While the LT3080-based PSU project is still ongoing, I had an immediate need for a workable unit for experiments related to my course work at Algonquin.
The YINHUA unit ($50 delivered via eBay) has so far performed reliably and is accurate enough for my current needs. Recommended.
A single LT3080 is capable of providing constant current and voltage.
Today my Linear Tech LT3080 LDO voltage regulator arrived in the mail. Will post an update once I get it breadboarded. Some fun ahead!
The results of my practice run tonight.
Tonight I took advantage of the milder temperatures and soldered a few SMT resistors onto a scrap PCB as practice. It went smoothly, with the exception of Q1, which hopped when I applied too much pressure while tacking it down. While it looks a bit goopy, it tests out alright. Still a bit too much solder on some of the Rs. Unfortunately I do not have any magnification other than my camera lens, so it’s hard to inspect my solder work in any great detail. Clicking on the photo above does offer a bit of zoom, however. Particularly pleased with R1. A definite improvement over my first attempts. Looking forward to more practice with finer pitch IC packages.
Power Supply Update
After watching Dave Jones’ 5-part lab power supply series, I’m beginning to grasp some analog circuit basics and am eager to try breadboarding my own constant current/voltage supply circuit. To help me design my own power supply unit, I’ve ordered IC samples, capacitors suitable for decoupling/noise reduction on the supply line and op amp bridges, and resistors with a suitable tolerance for the voltage shunt/current sense amp. I was able to scavenge two sturdy potentiometers from some old electronics to feed the op amps in setting the voltage and current levels. Other components, such as the 12-bit DAC, will allow a micro signal the op amps and adjust the current and voltage at a decent resolution (0 to 4096). Jones’ schematic shows two single-turn potentiometers accomplishing the same task.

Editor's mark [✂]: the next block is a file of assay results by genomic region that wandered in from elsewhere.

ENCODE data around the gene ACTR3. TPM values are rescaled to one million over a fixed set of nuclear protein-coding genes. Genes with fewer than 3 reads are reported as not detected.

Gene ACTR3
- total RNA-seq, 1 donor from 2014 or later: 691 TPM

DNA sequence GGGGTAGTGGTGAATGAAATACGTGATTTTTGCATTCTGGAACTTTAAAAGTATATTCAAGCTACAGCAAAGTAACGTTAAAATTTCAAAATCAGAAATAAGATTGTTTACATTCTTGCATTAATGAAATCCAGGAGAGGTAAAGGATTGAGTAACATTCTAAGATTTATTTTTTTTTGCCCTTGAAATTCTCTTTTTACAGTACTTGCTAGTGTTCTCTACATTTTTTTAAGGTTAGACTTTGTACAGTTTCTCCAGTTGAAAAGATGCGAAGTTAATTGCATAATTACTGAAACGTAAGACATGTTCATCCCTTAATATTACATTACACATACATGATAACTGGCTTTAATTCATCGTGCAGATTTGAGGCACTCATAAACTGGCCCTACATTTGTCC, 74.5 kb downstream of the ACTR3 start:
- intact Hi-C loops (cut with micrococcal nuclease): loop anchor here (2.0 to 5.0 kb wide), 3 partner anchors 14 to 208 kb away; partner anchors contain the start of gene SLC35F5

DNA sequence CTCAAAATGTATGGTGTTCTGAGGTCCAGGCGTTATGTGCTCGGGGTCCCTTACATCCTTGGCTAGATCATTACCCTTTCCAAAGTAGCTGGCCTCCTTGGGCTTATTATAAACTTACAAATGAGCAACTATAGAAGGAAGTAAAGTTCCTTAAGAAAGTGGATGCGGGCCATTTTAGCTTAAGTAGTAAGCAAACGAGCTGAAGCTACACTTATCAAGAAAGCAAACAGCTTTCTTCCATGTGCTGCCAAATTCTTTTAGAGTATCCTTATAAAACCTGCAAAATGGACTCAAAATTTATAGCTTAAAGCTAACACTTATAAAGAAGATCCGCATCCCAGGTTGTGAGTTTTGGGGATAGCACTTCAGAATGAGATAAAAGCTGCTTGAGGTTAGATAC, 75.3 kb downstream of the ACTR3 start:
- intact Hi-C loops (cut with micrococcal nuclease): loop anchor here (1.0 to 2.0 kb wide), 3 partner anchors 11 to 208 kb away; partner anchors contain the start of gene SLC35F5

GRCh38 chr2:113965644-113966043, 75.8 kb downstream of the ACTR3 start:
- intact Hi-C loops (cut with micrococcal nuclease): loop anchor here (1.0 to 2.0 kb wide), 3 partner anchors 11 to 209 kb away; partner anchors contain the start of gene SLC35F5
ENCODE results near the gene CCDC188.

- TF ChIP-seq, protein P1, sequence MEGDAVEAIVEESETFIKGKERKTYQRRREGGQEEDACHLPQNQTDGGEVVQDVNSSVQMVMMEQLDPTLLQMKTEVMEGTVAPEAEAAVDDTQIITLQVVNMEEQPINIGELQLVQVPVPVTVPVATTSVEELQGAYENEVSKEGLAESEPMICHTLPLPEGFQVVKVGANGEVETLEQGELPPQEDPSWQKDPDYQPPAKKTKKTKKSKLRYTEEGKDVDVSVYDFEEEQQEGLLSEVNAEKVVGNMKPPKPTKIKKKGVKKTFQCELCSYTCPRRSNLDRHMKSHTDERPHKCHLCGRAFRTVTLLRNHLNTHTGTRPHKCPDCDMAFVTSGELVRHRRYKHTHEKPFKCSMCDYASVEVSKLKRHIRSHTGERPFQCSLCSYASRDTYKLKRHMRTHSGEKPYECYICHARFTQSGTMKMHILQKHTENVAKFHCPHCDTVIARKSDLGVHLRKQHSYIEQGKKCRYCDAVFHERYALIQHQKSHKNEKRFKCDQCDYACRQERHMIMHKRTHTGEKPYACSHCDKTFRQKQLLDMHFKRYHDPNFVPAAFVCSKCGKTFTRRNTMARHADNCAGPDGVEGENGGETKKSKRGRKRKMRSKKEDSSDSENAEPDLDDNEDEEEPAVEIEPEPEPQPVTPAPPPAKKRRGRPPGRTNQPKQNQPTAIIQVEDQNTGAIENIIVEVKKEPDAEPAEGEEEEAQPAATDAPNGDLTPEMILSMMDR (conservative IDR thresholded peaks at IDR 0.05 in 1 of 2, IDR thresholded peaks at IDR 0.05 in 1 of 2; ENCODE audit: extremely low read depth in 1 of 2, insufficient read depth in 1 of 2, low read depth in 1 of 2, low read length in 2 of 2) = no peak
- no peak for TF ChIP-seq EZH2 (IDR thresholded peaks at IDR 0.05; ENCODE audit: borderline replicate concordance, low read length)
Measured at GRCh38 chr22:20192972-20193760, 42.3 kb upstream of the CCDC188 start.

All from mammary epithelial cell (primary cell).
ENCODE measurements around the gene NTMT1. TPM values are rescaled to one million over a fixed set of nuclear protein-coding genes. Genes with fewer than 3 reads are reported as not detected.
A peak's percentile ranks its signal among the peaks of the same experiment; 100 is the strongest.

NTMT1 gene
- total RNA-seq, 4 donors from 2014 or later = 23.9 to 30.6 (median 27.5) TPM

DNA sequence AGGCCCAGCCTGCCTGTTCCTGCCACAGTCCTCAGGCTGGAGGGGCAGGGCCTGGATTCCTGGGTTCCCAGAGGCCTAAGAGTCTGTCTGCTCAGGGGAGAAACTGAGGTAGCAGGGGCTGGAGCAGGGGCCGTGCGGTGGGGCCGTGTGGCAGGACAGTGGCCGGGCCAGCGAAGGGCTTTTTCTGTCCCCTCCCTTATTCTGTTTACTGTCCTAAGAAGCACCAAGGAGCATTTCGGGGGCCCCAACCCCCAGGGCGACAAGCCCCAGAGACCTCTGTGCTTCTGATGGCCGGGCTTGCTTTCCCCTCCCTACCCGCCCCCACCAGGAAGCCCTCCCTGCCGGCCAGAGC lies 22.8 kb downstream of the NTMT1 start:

Part one of a series produced by Dave Jones of EEV Blog where he covers the steps in designing a regulated variable lab power supply based on the LT3080 voltage regulator and LM334 current supply. This design is of interest as it is a simple design that allows for control by MCU. After looking at the commercially available units, I’ve decided that designing and building my own is the best route. This will allow me to include custom features like a display showing total current drawn by the load with min/max reading, as well as switches to turn the supply lead off without shutting down the entire power supply.